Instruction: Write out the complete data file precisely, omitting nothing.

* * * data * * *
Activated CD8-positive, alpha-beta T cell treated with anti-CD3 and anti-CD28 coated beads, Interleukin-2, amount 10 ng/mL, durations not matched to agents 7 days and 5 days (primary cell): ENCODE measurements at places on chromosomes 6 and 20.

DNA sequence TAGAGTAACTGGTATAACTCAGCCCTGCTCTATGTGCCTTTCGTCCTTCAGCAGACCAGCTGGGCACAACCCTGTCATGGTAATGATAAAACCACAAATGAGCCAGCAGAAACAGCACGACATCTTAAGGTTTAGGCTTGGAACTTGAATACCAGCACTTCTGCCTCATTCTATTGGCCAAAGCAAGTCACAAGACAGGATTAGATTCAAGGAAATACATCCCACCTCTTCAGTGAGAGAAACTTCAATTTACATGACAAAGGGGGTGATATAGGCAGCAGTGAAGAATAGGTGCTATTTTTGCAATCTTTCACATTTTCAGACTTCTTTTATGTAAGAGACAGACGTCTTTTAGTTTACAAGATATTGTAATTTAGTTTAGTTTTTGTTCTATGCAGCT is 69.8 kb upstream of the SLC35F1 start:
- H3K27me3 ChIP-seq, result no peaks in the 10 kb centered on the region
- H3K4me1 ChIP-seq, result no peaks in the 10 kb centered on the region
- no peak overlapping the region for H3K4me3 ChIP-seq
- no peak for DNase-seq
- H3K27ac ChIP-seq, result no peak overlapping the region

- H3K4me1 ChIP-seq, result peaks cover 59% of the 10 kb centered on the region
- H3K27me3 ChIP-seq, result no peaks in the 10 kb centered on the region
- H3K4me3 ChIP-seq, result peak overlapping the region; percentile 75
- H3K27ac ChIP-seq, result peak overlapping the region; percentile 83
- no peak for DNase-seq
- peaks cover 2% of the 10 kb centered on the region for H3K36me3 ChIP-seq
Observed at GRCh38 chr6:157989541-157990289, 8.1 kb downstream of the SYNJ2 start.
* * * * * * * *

Activated CD8-positive, alpha-beta T cell treated with anti-CD3 and anti-CD28 coated beads, Interleukin-2, amount 10 ng/mL, durations not matched to agents 7 days and 5 days (primary cell): ENCODE measurements at places on chromosomes 6 and 20.

DNA sequence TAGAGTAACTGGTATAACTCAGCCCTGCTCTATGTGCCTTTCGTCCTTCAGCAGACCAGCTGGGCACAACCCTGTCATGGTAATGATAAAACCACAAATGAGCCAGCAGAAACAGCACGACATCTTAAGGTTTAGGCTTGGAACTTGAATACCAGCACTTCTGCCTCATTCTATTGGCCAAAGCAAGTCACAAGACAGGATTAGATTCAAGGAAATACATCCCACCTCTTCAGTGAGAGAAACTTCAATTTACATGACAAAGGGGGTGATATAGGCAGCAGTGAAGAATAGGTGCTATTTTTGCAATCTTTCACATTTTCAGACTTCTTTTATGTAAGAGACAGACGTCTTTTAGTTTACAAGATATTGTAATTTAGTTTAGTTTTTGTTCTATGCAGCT is 69.8 kb upstream of the SLC35F1 start:
- H3K27me3 ChIP-seq, result no peaks in the 10 kb centered on the region
- H3K4me1 ChIP-seq, result no peaks in the 10 kb centered on the region
- no peak overlapping the region for H3K4me3 ChIP-seq
- no peak for DNase-seq
- H3K27ac ChIP-seq, result no peak overlapping the region

- H3K4me1 ChIP-seq, result peaks cover 59% of the 10 kb centered on the region
- H3K27me3 ChIP-seq, result no peaks in the 10 kb centered on the region
- H3K4me3 ChIP-seq, result peak overlapping the region; percentile 75
- H3K27ac ChIP-seq, result peak overlapping the region; percentile 83
- no peak for DNase-seq
- peaks cover 2% of the 10 kb centered on the region for H3K36me3 ChIP-seq
Observed at GRCh38 chr6:157989541-157990289, 8.1 kb downstream of the SYNJ2 start.